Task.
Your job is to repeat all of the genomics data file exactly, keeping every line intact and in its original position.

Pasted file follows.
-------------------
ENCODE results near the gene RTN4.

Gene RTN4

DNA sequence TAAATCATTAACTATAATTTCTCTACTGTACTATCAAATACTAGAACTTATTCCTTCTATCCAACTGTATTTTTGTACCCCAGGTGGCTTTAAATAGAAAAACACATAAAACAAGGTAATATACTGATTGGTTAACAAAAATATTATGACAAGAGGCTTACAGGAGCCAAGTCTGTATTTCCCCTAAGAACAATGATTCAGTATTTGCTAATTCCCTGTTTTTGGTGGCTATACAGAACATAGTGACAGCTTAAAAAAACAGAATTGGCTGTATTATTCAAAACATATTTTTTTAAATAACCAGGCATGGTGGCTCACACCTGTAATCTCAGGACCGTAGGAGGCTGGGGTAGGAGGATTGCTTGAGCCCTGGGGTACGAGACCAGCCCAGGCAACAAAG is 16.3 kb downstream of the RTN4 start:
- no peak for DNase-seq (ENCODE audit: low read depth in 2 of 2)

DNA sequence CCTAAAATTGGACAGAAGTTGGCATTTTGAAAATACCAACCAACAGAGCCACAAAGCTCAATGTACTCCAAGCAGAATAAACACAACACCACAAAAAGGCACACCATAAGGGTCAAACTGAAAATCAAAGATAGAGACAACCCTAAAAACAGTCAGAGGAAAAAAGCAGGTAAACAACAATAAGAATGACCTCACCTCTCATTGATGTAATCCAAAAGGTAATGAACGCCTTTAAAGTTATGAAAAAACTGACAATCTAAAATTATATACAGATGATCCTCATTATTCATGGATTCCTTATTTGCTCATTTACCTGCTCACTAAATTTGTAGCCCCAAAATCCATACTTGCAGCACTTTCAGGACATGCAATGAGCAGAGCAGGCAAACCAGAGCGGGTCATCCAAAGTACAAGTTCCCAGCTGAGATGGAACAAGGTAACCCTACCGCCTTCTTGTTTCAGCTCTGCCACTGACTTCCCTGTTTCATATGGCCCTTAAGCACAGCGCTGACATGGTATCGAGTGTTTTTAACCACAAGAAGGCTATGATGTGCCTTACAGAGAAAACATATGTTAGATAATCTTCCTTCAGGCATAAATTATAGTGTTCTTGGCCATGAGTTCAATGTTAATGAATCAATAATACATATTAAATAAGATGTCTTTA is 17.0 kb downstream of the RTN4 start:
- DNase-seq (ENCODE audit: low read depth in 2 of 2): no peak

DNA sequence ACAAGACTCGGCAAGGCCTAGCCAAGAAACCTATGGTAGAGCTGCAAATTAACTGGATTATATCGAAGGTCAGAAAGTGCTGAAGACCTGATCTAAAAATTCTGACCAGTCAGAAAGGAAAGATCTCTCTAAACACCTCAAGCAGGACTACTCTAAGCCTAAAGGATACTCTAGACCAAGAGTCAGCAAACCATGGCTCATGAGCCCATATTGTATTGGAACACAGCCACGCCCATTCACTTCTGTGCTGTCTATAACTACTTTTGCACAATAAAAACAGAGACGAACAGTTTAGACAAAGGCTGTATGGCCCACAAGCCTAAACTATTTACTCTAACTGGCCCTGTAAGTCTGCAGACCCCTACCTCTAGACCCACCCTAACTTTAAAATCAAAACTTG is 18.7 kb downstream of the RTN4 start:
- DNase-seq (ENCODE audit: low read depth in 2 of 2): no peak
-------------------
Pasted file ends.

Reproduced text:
ENCODE results near the gene RTN4.

Gene RTN4

DNA sequence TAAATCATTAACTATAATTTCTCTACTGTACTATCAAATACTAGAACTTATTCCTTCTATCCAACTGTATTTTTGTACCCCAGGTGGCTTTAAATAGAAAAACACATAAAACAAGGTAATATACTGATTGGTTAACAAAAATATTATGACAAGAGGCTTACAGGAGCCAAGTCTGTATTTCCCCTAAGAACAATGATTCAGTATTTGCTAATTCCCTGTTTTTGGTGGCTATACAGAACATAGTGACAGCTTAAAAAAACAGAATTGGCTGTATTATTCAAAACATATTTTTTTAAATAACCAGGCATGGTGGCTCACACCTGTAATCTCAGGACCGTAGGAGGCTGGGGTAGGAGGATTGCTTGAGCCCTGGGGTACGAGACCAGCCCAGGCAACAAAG is 16.3 kb downstream of the RTN4 start:
- no peak for DNase-seq (ENCODE audit: low read depth in 2 of 2)

DNA sequence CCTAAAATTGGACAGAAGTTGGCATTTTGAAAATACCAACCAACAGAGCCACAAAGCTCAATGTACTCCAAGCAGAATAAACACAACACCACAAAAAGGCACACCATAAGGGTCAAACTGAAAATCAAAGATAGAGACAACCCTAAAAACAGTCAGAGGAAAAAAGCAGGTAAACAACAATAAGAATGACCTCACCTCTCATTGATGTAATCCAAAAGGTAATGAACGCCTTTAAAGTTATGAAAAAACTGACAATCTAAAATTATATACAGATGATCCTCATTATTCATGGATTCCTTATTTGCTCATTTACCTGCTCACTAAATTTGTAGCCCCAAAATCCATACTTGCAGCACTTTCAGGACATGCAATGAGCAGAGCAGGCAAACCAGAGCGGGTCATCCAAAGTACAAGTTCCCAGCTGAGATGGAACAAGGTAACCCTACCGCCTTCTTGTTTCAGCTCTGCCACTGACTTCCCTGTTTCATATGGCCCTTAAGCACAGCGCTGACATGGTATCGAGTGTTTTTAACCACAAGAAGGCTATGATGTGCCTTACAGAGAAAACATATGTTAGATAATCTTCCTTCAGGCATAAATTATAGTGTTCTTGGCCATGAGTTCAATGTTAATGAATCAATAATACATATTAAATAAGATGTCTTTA is 17.0 kb downstream of the RTN4 start:
- DNase-seq (ENCODE audit: low read depth in 2 of 2): no peak

DNA sequence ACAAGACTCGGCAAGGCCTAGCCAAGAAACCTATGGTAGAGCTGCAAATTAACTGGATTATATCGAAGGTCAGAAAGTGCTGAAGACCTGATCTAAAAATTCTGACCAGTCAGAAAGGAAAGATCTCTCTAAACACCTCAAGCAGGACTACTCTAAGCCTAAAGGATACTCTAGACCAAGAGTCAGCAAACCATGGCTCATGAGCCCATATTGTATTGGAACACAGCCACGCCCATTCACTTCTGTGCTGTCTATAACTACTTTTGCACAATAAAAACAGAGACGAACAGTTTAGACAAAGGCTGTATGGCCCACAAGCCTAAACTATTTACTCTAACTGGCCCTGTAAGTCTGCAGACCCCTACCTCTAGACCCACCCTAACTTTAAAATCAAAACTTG is 18.7 kb downstream of the RTN4 start:
- DNase-seq (ENCODE audit: low read depth in 2 of 2): no peak